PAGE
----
2014 The necessity of the democratisation of the market

 DSC04869The Alliances to fight poverty held at Marseille a seminar on “the market, the necessity of regulation!?”.  (You find the presentations by double clicking on the names in blue.)

This question looks like preaching to the choirs. But, the discussion on regulation is not neutral. It depends on what you want, on the purpose of regulation. And here comes the question of who defines the purposes? Regulation or deregulation is about democracy.

The market can be seen as a social invention. It has equalised man; everyone is equal in the market. Or they should be!? The market has been a prerequisite for a democratic society. But is it still a prerequisite? Regulation or deregulation of the market is rather a question about the democratisation of the market. Can we democratise the market?

To democratise the market is to include everyone in the market. It is about inclusion, not exclusion. Can we organise the market so that is works for a more social, sustainable and democratic society.

These questions build further on the discussions of the Alliances on the necessity of the enhancement of the social and civil dialogue. These questions have been explored in the Marseille seminar. We have looked at the financial, social and housing sector where the discussion about regulation and deregulation is essential.

Exclusion has become the norm

From our start in 2010, the Alliances to fight poverty stressed the link between fighting poverty, inequality and the lack of participation. Fighting poverty cannot work isolated from other policies. Moreover, one of the huge challenges is to develop an anti-poverty policy that is linked with social, economic and cultural policies.

This challenge is enormous. But, an integral policy that embeds all policies isn’t today possible anymore. Politics has become schizophrenic since the crisis. Since then, we hear two discourses: a discourse on the adaptation of economic demands -even in countries that decided to loosen up the budgetary constraints- and at the same time a discourse on poverty. We find this doubletalk in the strategy Europe 2020 who wants to unite the economic, social and climate strategies. Impossible combinations.

Because of these impossible combinations the performances on fighting poverty are really bad : in 2012, 25% or 128 million people were threatened by risk of poverty or exclusion in Europe. The adaptation and austerity policies are paid by the poor, those who aren’t rich, by those who have an migration history, by those having a lower education, by those without a decent job, etc.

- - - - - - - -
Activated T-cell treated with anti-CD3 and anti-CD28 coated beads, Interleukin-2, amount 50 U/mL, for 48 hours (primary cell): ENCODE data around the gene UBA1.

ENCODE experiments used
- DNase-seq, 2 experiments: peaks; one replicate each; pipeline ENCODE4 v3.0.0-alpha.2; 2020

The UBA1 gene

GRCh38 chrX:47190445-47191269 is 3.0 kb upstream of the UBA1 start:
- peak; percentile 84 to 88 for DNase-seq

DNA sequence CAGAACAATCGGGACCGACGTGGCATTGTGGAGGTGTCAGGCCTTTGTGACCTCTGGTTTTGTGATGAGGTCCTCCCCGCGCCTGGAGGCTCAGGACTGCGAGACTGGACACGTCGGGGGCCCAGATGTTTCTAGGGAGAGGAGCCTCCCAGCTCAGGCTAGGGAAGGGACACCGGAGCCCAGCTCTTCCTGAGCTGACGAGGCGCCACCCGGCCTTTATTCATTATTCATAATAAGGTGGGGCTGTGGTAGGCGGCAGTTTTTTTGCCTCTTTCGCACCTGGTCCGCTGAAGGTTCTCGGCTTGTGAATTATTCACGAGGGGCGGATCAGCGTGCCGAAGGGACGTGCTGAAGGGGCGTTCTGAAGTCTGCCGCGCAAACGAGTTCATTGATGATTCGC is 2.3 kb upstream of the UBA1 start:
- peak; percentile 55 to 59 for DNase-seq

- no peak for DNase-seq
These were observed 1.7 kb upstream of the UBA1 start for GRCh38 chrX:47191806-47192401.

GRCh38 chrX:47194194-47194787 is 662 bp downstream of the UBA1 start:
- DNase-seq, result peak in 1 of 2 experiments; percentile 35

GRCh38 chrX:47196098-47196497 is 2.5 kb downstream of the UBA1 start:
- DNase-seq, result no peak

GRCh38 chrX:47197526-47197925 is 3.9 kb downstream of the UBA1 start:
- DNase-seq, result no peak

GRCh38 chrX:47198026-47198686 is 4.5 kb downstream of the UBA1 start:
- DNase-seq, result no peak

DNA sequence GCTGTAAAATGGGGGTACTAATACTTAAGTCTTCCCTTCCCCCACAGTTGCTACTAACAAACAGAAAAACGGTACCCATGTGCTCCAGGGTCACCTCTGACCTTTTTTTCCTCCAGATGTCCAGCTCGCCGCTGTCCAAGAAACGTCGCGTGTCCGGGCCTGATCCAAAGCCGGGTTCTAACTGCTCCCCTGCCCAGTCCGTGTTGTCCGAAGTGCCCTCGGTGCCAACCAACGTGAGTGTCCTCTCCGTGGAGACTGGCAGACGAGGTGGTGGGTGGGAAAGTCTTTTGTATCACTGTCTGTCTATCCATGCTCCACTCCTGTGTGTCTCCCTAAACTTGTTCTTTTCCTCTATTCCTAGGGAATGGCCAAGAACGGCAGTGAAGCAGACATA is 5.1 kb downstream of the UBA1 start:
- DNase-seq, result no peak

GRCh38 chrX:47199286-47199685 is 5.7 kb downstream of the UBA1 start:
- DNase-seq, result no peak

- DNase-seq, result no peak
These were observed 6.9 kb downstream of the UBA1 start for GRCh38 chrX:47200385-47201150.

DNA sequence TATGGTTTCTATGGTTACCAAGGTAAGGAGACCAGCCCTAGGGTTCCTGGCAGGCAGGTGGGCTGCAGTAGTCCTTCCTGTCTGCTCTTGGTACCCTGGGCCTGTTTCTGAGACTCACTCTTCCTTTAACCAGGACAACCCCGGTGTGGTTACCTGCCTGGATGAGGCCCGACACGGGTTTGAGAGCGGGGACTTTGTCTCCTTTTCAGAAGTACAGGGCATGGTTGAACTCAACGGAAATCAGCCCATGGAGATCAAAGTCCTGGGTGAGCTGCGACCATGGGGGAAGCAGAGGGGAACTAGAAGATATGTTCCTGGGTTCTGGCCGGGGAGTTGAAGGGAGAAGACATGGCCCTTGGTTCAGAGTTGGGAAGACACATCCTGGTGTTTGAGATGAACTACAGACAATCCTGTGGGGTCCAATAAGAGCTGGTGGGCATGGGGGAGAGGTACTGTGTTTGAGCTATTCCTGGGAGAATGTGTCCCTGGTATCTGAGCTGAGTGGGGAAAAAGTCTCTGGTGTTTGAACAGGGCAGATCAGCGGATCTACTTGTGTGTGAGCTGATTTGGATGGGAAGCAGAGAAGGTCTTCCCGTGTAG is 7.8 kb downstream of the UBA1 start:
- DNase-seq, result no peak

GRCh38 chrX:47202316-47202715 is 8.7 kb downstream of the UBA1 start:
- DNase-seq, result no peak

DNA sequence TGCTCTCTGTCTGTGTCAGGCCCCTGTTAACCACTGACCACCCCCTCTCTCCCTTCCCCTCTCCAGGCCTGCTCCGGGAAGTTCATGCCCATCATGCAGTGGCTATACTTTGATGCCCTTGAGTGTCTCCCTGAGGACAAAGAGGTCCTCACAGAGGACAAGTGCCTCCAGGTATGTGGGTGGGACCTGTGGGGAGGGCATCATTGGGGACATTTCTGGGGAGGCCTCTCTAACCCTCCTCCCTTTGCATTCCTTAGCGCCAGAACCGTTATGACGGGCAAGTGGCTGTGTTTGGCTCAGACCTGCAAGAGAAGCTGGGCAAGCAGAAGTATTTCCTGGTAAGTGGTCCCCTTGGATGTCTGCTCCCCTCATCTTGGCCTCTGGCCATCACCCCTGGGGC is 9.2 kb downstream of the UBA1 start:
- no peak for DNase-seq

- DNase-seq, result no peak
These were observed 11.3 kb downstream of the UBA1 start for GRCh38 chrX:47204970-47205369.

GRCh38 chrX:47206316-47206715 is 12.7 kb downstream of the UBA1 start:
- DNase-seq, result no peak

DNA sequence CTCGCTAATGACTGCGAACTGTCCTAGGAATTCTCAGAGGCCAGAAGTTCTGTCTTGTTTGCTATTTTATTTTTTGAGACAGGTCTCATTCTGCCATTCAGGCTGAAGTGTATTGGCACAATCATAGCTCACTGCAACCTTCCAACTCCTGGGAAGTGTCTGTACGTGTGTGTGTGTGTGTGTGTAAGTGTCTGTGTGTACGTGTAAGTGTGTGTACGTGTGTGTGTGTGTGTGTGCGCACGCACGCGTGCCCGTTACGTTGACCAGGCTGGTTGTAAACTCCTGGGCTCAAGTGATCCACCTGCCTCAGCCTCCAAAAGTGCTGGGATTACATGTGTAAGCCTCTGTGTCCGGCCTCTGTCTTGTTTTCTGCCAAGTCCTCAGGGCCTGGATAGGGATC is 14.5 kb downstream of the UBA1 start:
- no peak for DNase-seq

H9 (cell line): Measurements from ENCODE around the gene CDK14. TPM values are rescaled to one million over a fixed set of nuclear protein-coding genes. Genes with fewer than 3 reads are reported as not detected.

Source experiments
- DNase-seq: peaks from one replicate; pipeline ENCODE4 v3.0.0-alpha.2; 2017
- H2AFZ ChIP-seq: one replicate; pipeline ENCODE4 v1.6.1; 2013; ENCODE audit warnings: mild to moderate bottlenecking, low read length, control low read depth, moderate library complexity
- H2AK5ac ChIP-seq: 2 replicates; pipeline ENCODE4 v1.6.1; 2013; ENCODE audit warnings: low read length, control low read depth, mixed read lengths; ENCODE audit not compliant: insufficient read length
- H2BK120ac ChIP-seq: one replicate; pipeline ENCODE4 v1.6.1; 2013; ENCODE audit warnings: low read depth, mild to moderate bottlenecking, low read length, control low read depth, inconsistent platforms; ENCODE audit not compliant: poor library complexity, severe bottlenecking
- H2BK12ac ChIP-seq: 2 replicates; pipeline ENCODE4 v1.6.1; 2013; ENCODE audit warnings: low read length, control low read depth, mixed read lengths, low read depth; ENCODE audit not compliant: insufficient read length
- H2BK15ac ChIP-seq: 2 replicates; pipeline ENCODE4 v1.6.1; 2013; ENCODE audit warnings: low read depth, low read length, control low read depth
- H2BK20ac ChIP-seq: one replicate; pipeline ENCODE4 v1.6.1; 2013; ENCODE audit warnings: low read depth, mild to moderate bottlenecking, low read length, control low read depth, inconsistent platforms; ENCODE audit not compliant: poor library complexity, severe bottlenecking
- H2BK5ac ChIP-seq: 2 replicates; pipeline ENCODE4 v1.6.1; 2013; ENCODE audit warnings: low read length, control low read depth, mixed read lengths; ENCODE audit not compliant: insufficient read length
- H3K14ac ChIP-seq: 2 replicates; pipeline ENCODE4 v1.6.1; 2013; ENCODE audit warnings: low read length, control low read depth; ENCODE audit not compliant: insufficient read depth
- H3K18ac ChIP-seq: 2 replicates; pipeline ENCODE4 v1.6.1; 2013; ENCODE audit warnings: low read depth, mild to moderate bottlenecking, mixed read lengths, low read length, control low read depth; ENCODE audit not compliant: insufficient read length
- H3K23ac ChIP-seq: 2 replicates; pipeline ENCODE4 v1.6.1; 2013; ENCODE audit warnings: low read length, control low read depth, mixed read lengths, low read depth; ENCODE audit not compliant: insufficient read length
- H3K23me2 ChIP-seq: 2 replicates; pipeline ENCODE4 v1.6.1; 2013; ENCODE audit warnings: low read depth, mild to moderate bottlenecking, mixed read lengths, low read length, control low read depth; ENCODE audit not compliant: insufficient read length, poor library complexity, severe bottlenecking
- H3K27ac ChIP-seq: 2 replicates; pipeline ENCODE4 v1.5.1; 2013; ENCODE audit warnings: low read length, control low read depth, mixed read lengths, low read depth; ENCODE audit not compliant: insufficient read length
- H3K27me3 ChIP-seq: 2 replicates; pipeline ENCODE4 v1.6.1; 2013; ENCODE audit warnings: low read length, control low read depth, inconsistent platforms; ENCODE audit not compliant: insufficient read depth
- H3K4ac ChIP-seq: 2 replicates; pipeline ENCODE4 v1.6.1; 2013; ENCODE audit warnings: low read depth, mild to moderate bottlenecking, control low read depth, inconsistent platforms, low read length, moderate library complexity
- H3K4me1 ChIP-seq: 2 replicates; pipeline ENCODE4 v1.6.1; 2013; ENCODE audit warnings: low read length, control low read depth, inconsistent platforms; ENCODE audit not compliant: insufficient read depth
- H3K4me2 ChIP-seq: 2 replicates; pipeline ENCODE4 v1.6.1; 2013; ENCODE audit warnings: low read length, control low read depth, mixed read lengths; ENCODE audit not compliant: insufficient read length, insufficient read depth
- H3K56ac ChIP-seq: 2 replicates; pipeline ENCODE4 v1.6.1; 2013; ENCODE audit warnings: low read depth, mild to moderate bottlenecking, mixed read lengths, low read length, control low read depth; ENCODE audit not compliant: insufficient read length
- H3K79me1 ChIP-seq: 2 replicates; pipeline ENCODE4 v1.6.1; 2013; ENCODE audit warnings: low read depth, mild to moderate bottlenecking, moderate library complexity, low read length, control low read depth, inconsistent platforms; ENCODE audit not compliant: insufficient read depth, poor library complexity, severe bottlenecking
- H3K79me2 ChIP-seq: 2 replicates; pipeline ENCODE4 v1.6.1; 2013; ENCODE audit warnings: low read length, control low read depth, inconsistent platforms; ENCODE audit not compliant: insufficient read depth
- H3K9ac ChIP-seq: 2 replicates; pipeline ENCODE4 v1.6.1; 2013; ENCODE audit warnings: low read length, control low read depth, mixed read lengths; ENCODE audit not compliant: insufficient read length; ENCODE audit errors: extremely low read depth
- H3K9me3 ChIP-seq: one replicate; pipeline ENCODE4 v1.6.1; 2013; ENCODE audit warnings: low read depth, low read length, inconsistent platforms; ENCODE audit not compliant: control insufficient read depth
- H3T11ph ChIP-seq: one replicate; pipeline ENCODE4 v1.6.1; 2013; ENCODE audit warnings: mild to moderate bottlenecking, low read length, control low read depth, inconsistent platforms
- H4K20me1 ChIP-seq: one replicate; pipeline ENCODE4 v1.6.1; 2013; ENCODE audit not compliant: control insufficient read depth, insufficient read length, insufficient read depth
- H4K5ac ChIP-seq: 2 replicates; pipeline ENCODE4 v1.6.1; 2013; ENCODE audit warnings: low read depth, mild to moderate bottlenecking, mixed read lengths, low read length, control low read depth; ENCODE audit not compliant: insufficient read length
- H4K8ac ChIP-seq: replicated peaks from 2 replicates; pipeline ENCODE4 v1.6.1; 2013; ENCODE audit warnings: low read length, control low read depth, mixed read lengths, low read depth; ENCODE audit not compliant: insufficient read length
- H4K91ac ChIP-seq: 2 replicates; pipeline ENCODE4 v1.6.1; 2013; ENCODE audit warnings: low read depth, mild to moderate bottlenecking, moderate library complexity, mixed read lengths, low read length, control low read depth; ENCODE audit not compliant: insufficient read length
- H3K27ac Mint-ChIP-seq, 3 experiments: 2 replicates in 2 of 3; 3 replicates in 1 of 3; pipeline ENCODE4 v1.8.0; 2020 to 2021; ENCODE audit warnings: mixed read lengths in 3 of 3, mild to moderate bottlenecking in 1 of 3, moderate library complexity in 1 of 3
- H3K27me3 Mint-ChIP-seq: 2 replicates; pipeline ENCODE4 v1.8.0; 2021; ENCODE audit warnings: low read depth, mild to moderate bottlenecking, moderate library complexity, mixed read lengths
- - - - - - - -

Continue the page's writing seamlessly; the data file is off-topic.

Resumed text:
The consequence of the schizophrenic politics is the doubletalk: the discourse on poverty became a discourse of the deserving poor people. The discourse became a discourse that excludes, a discourse that separates ‘good poor’ from ‘bad poor’.

The prophets of the adaptation policies told us always that the crisis is just a temporary phenomenon and after the crisis we can return to a pre-crisis state. But what are the results of these adaptation policies?

An example: a recent document from ‘Centre for cities’ in the UK (September 2014) shows the result of the adaptation policy. More than 20% workers in the UK  have a weak remuneration. And the previsions aren’t good: the existent cleavage grows between the well paid jobs and the weak paid jobs. The chart shows the growing distance between the in’s and the out’s.

low wageOne of the reasons is that the reduction of unemployment in the UK is the result of an extreme flexibility. An example: workers are asked to become independent or to work only when their superior asks them to.

In Germany more than 43% of the workers have an uncommon job:  part-time, one hour job, temporary job. In the eastern part of Germany more than 60% of the working population have such uncommon jobs.

Flexibility became ‘flexi-poverty’. If the ‘adaptation prophets’ can realize their goals, the future doesn’t look bright for those not having a job nowadays.

The pre-crisis-state doesn’t exist anymore. The policies of adaption have changed the course of our social model.

At the same time, huge amounts of people are looking for a job. Unemployment levels in Europe stay high. More than 25 million are at the search of a job or don’t find a job anymore. In particular in Spain and Greece the levels stay high: 25 to 28% of the persons don’t have a salary anymore. From the start of the crisis, now more than 5 years ago, these people are without hope. The maxim ‘no future’ became real and concrete for them.

We can conclude that the adaptation and austerity policies result in social disasters. Some months ago, we heard the European President saying that adaptation and austerity policies are necessary to save Europe and that they show good results. The President confirmed that Europe is back on track.